Animals You Didn't Know are Suffering in Laboratories
Amy Meyer, August 4, 2020
You know that there are millions of animals suffering inside laboratories. But did you know about these less-often talked about species used in experiments? I was shocked when I learned what is happening to number five.
Rutgers-New Jersey Medical School experimented on 46 woodchucks in 2019. Experimenters there confine woodchucks to study coronary artery disease, even though they admit that woodchucks do not experience the disease. The woodchucks are captured from the wild, shipped in New Jersey, and live in small cages before they are killed as part of the experiment.
One woodchuck tried to escape from the lab last year. When the woodchuck escaped the cage, they yanked out a catheter that was hooked up to an IV inside the cage. The woodchuck lost a lot of blood, and died as a result.
You can’t blame them for trying to get out.
The Ohio State University reported having a daily average of 140 American alligators in one of their laboratories in 2018.
Missouri State University also has alligators. Some of the alligators are used in experiments where they implant steel rods into their leg bones, then make them walk on treadmills to study their joints.
Bushbabies are small, nocturnal primates native to sub-Saharan Africa. Sadly, they also exist in small metal cages in the United States.
As of November 2019, the University of Southern Mississippi held 15 bushbabies in their laboratory. A biology student’s 2017 thesis admitted that, “The bushbaby colony at USM has a long history of stereotypy and self-injurious behavior (SIB).” The student went on to say that sometimes the self-inflicted injuries are so bad that they “have led to the need for amputation.” The bushbabies, like many non-human primates in labs, hurt themselves as a result of their extreme confinement.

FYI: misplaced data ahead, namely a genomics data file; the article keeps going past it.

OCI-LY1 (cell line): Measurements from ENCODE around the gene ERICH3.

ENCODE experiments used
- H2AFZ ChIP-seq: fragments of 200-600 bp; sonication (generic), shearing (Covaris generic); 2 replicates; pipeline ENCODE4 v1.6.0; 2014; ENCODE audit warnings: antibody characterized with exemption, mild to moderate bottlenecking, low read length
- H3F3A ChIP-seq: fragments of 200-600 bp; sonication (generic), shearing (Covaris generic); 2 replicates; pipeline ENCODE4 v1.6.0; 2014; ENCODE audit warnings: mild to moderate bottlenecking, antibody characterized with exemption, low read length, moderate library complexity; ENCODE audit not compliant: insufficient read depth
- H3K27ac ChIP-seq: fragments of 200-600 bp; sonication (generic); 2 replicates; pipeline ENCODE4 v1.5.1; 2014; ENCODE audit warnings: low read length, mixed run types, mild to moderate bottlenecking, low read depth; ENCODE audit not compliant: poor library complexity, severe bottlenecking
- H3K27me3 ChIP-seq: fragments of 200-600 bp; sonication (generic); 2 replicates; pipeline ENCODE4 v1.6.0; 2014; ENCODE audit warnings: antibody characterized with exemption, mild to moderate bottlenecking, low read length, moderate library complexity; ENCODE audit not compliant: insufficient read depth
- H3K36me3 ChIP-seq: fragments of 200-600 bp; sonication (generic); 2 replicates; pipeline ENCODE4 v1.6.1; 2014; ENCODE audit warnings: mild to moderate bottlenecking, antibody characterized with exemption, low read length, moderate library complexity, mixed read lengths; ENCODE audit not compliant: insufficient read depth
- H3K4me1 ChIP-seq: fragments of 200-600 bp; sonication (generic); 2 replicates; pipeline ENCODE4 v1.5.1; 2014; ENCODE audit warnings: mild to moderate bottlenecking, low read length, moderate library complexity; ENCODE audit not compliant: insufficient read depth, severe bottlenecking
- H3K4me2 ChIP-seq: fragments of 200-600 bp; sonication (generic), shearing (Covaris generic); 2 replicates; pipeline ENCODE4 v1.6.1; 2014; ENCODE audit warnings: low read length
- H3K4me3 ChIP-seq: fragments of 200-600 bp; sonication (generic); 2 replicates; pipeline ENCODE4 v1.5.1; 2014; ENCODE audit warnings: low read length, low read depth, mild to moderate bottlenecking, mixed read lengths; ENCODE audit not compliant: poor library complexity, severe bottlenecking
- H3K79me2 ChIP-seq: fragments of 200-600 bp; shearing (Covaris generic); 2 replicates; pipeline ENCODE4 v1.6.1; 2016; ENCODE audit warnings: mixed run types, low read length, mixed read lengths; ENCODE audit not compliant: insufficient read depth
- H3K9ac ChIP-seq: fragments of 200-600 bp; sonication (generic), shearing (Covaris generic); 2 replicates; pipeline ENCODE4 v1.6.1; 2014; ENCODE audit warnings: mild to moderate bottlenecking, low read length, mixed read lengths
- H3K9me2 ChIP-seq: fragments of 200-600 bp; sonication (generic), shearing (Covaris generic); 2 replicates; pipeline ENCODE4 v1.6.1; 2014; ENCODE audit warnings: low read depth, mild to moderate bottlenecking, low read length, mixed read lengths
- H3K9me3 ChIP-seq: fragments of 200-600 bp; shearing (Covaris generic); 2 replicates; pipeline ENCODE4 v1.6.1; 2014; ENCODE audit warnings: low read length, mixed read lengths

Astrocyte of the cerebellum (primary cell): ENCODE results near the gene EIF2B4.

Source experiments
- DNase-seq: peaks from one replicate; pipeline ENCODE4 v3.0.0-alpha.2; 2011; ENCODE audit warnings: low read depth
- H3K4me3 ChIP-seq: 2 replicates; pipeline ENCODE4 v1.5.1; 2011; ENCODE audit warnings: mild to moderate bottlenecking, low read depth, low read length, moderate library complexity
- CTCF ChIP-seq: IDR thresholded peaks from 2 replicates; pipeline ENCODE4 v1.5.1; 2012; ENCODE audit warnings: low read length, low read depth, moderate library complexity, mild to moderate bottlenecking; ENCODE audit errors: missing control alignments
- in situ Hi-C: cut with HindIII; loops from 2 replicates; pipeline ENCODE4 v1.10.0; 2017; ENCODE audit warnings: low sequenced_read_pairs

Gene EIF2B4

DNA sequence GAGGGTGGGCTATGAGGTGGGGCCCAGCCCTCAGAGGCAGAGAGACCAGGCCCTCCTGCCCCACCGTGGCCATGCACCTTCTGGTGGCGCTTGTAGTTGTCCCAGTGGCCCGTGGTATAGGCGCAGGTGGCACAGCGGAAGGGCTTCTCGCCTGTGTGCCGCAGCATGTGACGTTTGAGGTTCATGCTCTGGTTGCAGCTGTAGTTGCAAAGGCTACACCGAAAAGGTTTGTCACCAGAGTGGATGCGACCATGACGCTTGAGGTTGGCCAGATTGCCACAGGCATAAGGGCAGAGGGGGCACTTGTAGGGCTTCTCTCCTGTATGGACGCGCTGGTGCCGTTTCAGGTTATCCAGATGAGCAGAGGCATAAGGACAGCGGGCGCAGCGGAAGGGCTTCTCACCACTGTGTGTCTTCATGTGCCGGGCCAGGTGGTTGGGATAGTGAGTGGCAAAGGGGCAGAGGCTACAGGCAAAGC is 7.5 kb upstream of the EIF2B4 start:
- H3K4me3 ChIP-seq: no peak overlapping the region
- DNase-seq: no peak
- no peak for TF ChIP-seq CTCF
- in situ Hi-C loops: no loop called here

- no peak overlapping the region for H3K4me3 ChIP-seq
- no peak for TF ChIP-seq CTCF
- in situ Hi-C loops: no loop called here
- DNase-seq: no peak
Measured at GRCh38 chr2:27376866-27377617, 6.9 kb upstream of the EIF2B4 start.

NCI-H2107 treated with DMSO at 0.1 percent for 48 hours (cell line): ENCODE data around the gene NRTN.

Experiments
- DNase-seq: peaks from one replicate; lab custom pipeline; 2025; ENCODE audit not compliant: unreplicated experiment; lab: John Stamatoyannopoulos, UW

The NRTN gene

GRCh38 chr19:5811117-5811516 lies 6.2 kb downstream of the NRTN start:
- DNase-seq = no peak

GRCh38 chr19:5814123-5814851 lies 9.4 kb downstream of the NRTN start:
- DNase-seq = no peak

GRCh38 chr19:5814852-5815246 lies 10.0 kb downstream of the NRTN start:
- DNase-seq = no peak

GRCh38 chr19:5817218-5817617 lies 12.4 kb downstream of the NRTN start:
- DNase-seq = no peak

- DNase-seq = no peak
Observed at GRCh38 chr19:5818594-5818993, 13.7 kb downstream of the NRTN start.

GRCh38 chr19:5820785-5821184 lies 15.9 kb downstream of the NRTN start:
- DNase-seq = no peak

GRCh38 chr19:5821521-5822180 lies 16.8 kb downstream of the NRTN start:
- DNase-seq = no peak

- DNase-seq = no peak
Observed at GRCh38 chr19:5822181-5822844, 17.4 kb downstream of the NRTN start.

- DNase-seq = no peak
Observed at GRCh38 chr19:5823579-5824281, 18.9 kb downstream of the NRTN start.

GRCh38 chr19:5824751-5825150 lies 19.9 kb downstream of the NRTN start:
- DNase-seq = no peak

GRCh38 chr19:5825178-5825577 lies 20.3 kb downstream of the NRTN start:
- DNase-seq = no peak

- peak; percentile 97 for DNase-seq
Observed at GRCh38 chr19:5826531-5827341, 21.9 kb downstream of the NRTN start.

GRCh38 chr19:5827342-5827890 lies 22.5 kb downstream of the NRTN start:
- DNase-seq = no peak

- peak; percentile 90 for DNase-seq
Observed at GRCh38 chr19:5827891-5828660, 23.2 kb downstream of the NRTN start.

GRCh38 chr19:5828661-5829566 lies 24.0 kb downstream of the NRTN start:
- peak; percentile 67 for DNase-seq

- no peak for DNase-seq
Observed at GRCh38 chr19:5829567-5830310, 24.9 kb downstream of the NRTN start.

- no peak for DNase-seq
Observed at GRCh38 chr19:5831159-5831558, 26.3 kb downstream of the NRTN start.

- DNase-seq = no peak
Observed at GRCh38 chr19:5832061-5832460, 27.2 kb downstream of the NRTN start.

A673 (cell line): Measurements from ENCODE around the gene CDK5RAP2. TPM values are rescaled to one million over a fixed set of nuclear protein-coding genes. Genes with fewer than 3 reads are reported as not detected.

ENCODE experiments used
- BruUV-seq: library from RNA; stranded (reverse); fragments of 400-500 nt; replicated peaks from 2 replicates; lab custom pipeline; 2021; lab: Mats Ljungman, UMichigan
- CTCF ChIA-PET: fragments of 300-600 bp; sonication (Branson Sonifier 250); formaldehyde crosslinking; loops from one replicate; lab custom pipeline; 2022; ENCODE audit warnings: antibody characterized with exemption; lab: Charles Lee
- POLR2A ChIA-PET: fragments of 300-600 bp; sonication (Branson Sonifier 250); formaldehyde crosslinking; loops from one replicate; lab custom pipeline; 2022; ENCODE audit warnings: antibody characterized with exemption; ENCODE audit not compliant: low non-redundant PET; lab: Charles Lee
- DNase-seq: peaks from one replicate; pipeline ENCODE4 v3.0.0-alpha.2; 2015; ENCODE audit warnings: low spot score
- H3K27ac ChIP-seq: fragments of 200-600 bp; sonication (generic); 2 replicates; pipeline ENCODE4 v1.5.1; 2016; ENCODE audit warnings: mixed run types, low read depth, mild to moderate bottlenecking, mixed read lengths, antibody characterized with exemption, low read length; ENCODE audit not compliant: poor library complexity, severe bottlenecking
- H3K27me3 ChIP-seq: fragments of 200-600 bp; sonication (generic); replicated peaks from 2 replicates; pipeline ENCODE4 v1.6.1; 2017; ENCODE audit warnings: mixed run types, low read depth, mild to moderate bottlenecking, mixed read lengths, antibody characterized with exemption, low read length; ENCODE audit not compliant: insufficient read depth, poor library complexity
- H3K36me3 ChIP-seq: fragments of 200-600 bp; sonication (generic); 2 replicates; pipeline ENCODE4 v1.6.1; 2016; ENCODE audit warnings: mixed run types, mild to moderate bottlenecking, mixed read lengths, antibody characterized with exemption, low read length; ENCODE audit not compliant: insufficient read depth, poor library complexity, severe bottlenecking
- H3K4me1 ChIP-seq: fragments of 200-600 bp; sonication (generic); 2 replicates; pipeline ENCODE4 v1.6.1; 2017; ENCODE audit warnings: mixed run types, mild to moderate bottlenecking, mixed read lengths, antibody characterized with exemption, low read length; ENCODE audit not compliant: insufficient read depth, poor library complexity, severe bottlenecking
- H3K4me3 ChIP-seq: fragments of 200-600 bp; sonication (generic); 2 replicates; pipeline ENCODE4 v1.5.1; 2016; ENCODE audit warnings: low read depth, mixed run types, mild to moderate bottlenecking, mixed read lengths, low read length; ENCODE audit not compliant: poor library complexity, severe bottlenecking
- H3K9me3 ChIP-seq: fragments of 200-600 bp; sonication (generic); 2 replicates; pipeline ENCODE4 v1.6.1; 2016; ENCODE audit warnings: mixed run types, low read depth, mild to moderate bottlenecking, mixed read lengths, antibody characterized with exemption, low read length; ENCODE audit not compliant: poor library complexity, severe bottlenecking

Many labs have snakes, but Texas A&M University-Kingsville is particularly noteworthy. They confine dozens of different snakes, many that are incredibly dangerous animals.
Chinchillas are often used in painful experiments without any pain relief (known as “Column E” experiments). Typically, the experiments involve deafening the chinchillas by exposing them to loud sounds. At the University of Florida, after the chinchillas lost part or all of their hearing, experimenters electrically shocked them as part of behavior experiments.
No matter how hard labs fight to keep their cruelty in the dark, we will shine a light on the truth. And we will fight until every animal is free from torture in labs. Together, we have the power to win.